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Trip to Ariel Sharon Park and Israel Meteorological Services

On Wednesday 17th May an eager group of tiyullers left on a Telfed tour to visit Ariel Sharon Park and the Israel Meteorological Services facility at nearby Beit Dagan. Punctuality of departure which has become a feature of the Telfed tiyulim is unusual for Israel, but more amazingly, not only did we get going on time, we also kept to planned  time schedule for the whole tiyul. On the bus with us was Telfed staffer, Anne Abarbanel as our liaison as well as former Telfed Director Sid Shapiro. During  the journey to the Park, Peter Bailey gave a brief summary of the histories of the towns that comprise the Gush Dan Bloc.

The towns are Tel Aviv-Yafo, Ramat Gan, Holon, Bat Yam, Bnei Brak and Givatayim that collectively form Dan Region Association of Towns Sanitation and Solid Waste Disposal Association which administers the Hiriya Garbage Disposal facility where the Ariel Sharon Park is situated.

Mount Hiriya, situated about 6 kilometres south of Ramat Gan and an equal distance north east of Holon is man made, the result of the area being used as a garbage tipping area for 46 years. During that time it accumulated 25 million tons of waste .  This was the garbage dump for the 25 municipalities in the Dan Region which are home to 4 million residents, almost half the population of Israel. Hiriya itself is now a highly sophisticated waste processing centre receiving one thousand 3 ton garbage trucks daily.This means that 3,000 tons of garbage arrive at the facility every day.  Half of this garbage is compressed and loaded onto a fleet of 30 ton trucks that transport the refuse to a new landfill in the Negev.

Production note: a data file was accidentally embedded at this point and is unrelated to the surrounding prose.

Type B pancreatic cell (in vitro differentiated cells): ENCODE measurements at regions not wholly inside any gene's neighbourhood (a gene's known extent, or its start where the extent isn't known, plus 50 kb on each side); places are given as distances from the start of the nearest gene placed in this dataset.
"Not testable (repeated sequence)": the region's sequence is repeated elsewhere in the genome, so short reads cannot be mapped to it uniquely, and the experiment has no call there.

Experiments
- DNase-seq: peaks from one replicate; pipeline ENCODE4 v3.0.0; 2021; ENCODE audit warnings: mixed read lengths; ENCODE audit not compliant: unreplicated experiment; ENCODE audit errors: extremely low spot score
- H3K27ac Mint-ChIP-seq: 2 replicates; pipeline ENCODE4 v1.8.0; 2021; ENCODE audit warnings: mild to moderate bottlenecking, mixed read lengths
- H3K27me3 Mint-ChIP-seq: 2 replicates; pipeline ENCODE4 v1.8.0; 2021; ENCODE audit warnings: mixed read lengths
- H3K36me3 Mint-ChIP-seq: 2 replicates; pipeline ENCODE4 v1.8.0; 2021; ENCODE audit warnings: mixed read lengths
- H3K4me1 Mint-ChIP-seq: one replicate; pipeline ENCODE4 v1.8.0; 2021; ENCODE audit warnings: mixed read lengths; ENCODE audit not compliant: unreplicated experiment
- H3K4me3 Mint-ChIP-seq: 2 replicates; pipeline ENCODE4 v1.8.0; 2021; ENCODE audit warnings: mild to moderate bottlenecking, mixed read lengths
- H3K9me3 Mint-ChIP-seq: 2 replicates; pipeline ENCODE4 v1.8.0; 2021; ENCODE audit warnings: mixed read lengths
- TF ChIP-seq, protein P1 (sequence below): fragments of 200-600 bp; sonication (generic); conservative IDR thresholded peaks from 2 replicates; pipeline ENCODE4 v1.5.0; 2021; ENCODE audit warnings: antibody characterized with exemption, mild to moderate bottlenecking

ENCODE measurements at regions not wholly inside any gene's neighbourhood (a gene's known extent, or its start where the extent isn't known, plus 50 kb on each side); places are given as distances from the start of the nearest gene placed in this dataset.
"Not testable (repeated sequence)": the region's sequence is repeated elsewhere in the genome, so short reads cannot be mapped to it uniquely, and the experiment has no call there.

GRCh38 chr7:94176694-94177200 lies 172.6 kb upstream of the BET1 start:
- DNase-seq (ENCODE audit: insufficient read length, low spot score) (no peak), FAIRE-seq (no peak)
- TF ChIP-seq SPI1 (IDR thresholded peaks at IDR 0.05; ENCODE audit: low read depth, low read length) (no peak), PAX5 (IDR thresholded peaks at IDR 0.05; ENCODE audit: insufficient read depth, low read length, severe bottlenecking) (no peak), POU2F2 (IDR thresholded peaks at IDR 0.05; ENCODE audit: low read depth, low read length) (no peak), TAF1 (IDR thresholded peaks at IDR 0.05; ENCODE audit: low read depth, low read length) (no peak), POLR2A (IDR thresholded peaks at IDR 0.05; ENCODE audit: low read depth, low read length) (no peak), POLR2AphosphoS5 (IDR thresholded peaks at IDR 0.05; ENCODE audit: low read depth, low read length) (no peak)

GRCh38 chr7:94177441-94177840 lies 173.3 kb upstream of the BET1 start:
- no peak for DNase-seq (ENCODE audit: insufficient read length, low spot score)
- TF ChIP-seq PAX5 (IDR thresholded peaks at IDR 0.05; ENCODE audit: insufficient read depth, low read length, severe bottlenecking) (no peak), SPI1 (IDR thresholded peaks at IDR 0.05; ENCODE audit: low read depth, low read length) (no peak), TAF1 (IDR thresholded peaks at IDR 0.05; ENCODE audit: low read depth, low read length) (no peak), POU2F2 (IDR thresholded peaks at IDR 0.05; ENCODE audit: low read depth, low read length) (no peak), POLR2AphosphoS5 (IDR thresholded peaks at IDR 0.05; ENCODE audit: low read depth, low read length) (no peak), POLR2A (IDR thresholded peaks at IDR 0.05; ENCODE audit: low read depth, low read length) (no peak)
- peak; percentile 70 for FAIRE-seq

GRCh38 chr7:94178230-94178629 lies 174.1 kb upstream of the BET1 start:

The remaining 1,500 tons is mechanically sorted and separated into recyclable products and removed for recycling. The remainder, made up of organic material such as wood, paper and some plastics is ground up and processed to become refuse derived fuel (RDF). This is then used as a fossil fuel alternative which is sold to the nearby Nesher cement plant in Ramla at the rate of 500 tons daily. This RDF now provides  the cement factory with 15% of its daily fuel needs.

By 1998 the man made  mountain had become unacceptably high as well as becoming an ecological hazard as it was prone to collapsing and blocking the Ayalon River flowing towards Tel Aviv as well as polluting the river with organic ooze. Flocks of seagulls and cattle egrets flying over it were on the flight path to Ben Gurion Airport  were another hazard with a  plane engine damaged after ingesting a bird. This resulted in a threat from the International Air Authority to ban flights to or from Ben Gurion. Drastic action was called for.

A tender was put out and an architect from Germany designed a park on the top of the garbage mountain with cultivated gardens and ponds. The ponds are stocked with fish and tadpoles that eat the mosquito larvae as well as water plant ecological filtration methods to keep the water clear.  A visitor centre was built on the only stable part of the mountain where building rubble had been dumped.  The weight of the rest of the mound means that it is sinking slowly, at about 10 cm a year.  Terrace gardens were created using dumped concrete slabs to allow for backfilling. Numerous indigenous trees and shrubs have been planted with a variety of natural herbs that visitors can pick. Carobs and mulberries are free for the taking.